Volume 32, Issue 1 (2-2018)                   Med J Islam Repub Iran 2018 | Back to browse issues page

DOI: 10.14196/mjiri.32.9

XML Print

Aliasghar Hospital, Iran University of Medical Sciences, Tehran, Iran. , nasrinkhalessi@yahoo.com
Abstract:   (1047 Views)

Background: Feeding intolerance is a common complication in preterm neonates and is responsible for prolonged hospitalization. This study aimed at assessing the effects of high-dose oral erythromycin on feeding intolerance in preterm infants.
   Methods: A randomized, double blinded, placebo-controlled trial was performed during 2014 and 2015 (Tehran-Iran). Preterm neonates aged >14 days, who met the feeding intolerance criteria were selected for the study and their medical records were randomly assigned into 2 groups by simple randomization. Infants in group A received 10 mg/kg oral erythromycin every 6 hours for 2 days, followed by 4 mg/kg oral erythromycin every 6 hours for 5 days; and infants in group B received placebo with the same route. The number of days until reaching complete oral feeding, day of discharge from NICU, and complications related to intervention were recorded and compared between the 2 groups. Independent samples t test, Mann-Whitney, Fischer exact test, and Chi square were used to analyze the relationships between variables. P-value less than 0.05 was considered statistically significant.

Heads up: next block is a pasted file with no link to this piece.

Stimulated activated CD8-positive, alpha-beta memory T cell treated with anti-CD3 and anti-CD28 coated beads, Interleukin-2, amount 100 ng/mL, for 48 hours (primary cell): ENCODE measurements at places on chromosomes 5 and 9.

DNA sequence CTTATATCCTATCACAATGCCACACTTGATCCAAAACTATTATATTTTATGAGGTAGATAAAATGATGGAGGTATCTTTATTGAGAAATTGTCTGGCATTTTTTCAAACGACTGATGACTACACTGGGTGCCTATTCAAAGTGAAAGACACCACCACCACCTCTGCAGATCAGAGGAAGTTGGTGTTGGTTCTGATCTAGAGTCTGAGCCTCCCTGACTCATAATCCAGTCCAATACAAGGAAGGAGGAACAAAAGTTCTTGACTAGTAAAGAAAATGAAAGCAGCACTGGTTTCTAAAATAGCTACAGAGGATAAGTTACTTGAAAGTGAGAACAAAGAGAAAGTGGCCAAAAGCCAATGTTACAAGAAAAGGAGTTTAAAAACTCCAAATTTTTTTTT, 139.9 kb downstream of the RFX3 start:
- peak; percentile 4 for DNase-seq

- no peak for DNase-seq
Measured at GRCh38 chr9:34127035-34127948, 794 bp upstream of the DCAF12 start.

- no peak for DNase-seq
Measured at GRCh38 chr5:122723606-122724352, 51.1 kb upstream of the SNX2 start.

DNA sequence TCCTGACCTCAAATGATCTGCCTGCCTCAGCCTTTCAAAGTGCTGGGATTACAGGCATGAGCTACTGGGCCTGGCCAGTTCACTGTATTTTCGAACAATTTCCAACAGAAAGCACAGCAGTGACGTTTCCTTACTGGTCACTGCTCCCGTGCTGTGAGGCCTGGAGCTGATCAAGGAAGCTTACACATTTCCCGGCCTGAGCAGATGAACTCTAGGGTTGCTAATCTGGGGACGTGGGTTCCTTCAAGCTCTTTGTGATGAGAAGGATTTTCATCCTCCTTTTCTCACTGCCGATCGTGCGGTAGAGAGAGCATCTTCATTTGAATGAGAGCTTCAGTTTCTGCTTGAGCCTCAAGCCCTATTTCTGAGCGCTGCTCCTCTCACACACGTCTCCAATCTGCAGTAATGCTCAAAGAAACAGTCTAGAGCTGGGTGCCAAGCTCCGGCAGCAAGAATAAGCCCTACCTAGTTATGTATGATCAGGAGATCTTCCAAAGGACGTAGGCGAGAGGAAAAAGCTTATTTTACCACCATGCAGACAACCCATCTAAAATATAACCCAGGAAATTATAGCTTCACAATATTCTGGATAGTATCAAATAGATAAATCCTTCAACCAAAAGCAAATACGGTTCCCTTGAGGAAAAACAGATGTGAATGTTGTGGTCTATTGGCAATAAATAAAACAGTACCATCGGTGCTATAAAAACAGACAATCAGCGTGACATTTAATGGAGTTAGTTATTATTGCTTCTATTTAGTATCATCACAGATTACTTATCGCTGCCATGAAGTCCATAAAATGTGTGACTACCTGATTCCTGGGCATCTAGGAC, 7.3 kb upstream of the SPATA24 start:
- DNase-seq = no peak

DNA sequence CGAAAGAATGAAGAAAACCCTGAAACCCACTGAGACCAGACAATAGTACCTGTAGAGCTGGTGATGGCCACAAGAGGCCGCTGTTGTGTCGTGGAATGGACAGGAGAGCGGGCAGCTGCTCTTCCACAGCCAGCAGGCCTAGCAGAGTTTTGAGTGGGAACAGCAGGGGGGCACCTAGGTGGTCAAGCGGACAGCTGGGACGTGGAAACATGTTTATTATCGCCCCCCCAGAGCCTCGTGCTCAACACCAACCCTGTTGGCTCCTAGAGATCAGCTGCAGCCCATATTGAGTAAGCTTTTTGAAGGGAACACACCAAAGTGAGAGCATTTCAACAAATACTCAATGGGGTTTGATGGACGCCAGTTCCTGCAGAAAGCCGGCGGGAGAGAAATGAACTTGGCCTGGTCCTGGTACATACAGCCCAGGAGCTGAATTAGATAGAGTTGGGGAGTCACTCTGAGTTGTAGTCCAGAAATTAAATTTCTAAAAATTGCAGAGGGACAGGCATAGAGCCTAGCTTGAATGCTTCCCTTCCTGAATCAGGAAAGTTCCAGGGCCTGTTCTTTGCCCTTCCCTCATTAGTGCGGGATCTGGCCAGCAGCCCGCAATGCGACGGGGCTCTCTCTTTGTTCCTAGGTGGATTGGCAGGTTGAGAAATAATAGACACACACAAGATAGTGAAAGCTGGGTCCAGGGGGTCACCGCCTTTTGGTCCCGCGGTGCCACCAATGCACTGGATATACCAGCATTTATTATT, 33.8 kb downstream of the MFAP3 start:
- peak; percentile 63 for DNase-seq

Results: A total of 20 infants in group A received erythromycin and 20 infants in group B received placebo. Erythromycin could not alter the mean volume of feeding, duration of parental feeding, length of hospitalization, and frequency of feeding discontinuity (p>0.05); however, mean days to reach complete feeding in group A was significantly shorter than in group B (9.80 vs. 16.80 days; p=0.001).
   Conclusion: High-dose erythromycin as a rescue measure with no potential adverse effect is beneficial in reducing the time taken to achieve full enteral feeding. However, more extensive investigations are needed to determine the best administration dosage.

Full-Text [PDF 430 kb]   (334 Downloads)    
Type of Study: Original Research | Subject: Neonatal